Balancing personalities is key to a strong team, says Graham McGregor, New GX Capital Holdings CFO
“The most unsettling thing for anyone is uncertainty,” says Graham McGregor, CFO of New GX Capital Holdings, a BEE investment holding company with interests in the environmental solutions, logistics, power and telecoms, and corporate finance advisory sectors. Sharing his experience, while in his previous position, of a merger that happened between two very different businesses under one umbrella company McGregor says keeping staff abreast of what was happening at all times was crucial: “Because if there’s a communication gap, people fill in the gap themselves.” He also learnt an important lesson:
"As much as something might be an operational imperative, it's important to balance it with a strategic imperative. You have to ask whether it actually makes sense in context of the longer-term strategy."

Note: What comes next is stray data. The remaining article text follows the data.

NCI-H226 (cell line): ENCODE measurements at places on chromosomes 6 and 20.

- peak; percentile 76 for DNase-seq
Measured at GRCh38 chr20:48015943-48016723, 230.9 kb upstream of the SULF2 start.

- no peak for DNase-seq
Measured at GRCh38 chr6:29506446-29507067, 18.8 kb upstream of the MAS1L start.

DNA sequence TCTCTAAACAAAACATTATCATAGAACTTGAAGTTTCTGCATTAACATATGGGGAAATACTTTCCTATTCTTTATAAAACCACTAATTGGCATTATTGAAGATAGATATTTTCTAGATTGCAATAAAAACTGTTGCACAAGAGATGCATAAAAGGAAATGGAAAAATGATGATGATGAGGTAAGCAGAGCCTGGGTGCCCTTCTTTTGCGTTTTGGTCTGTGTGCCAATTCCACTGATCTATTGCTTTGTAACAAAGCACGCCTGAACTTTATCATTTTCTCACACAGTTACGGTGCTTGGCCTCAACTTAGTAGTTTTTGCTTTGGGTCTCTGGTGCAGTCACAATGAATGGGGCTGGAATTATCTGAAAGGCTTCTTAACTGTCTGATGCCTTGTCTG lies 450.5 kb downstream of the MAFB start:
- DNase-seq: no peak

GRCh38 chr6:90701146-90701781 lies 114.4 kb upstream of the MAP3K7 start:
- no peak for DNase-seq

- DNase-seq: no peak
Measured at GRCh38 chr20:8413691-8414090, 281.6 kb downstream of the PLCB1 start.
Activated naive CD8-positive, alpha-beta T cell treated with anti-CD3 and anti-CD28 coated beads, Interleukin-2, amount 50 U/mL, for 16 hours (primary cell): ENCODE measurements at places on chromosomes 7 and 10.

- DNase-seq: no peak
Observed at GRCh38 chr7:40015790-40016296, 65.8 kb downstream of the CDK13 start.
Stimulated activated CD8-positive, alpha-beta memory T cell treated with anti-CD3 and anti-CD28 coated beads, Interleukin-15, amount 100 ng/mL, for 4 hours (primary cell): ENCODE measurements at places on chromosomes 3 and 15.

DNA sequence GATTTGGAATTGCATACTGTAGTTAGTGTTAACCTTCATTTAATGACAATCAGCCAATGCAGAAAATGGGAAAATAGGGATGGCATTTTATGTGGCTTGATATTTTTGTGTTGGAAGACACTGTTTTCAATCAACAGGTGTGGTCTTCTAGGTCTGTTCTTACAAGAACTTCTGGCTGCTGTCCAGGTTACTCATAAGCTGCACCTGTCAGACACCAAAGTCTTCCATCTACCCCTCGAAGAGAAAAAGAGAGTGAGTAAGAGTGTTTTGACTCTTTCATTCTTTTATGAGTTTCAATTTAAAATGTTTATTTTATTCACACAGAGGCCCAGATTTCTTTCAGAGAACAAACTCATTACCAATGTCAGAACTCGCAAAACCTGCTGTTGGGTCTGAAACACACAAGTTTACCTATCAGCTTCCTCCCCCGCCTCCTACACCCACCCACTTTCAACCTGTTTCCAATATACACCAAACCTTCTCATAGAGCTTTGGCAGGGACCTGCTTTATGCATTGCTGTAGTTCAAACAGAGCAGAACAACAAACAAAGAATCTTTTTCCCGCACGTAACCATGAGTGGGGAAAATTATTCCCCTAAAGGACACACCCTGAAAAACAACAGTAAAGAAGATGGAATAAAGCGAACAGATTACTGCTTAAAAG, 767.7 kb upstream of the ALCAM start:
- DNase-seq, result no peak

Tell us about your current role and responsibilities.
"New GX Capital Holdings was founded ten years ago and has a diversified business in terms of the sectors in which we operate. The common theme is that we are always focussed on underpinning our business with long-term infrastructure initiatives. We are now looking at how to take the company from a start-up ten years ago to breaking the billion Rand net asset value level. We've been through the various entrepreneurial growth stages and have built the governance structures and system-driven control environments to prepare ourselves for the next stage of growth. We have lofty ambitions and have set the target of doubling our net asset value over the next three to five years."
How do you see the role of the CFO? Do you think it has changed in recent years? If so, how so?